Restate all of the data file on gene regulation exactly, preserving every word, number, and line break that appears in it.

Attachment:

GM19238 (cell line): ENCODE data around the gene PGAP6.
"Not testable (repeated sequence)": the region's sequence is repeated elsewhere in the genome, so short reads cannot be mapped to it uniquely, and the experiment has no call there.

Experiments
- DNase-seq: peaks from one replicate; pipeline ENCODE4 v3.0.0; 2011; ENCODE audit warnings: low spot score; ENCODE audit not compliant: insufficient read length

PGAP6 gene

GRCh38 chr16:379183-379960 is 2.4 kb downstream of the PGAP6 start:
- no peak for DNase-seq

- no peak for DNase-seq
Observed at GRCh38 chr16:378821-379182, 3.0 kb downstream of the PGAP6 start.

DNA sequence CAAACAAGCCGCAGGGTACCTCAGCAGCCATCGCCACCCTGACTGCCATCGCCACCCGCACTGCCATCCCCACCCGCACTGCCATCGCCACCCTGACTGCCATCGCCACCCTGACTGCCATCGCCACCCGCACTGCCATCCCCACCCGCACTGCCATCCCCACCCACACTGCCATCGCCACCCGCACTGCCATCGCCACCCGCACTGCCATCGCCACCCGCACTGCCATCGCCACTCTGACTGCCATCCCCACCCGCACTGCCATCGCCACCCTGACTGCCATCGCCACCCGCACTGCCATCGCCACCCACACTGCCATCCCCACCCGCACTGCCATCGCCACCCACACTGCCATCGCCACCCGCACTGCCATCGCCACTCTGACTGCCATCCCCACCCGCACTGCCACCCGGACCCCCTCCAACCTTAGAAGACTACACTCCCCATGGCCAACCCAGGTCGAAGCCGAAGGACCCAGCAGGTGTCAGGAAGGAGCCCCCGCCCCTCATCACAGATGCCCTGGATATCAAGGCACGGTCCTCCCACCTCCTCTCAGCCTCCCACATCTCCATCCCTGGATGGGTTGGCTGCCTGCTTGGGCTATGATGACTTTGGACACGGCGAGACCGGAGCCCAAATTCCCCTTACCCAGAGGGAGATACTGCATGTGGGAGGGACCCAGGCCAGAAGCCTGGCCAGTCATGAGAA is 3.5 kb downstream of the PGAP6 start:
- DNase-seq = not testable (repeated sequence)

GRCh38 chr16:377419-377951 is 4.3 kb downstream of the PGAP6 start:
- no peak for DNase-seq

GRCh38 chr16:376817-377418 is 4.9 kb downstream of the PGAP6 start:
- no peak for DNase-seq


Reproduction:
GM19238 (cell line): ENCODE data around the gene PGAP6.
"Not testable (repeated sequence)": the region's sequence is repeated elsewhere in the genome, so short reads cannot be mapped to it uniquely, and the experiment has no call there.

Experiments
- DNase-seq: peaks from one replicate; pipeline ENCODE4 v3.0.0; 2011; ENCODE audit warnings: low spot score; ENCODE audit not compliant: insufficient read length

PGAP6 gene

GRCh38 chr16:379183-379960 is 2.4 kb downstream of the PGAP6 start:
- no peak for DNase-seq

- no peak for DNase-seq
Observed at GRCh38 chr16:378821-379182, 3.0 kb downstream of the PGAP6 start.

DNA sequence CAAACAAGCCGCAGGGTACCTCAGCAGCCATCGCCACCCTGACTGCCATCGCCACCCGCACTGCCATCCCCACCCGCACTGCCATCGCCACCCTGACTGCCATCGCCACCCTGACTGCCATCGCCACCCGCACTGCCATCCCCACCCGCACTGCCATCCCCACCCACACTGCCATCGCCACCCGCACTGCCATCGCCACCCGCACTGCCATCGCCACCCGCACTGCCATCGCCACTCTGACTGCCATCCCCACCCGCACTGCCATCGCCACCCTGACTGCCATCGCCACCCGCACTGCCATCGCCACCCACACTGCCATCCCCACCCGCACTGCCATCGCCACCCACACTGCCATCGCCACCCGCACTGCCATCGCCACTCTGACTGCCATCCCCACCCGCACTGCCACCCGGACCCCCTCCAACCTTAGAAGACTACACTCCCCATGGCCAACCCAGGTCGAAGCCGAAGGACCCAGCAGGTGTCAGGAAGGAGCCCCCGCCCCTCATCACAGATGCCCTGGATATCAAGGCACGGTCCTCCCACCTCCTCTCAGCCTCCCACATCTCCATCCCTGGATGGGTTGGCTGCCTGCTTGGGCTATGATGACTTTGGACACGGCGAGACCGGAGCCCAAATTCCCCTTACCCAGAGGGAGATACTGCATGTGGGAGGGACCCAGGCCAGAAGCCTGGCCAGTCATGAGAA is 3.5 kb downstream of the PGAP6 start:
- DNase-seq = not testable (repeated sequence)

GRCh38 chr16:377419-377951 is 4.3 kb downstream of the PGAP6 start:
- no peak for DNase-seq

GRCh38 chr16:376817-377418 is 4.9 kb downstream of the PGAP6 start:
- no peak for DNase-seq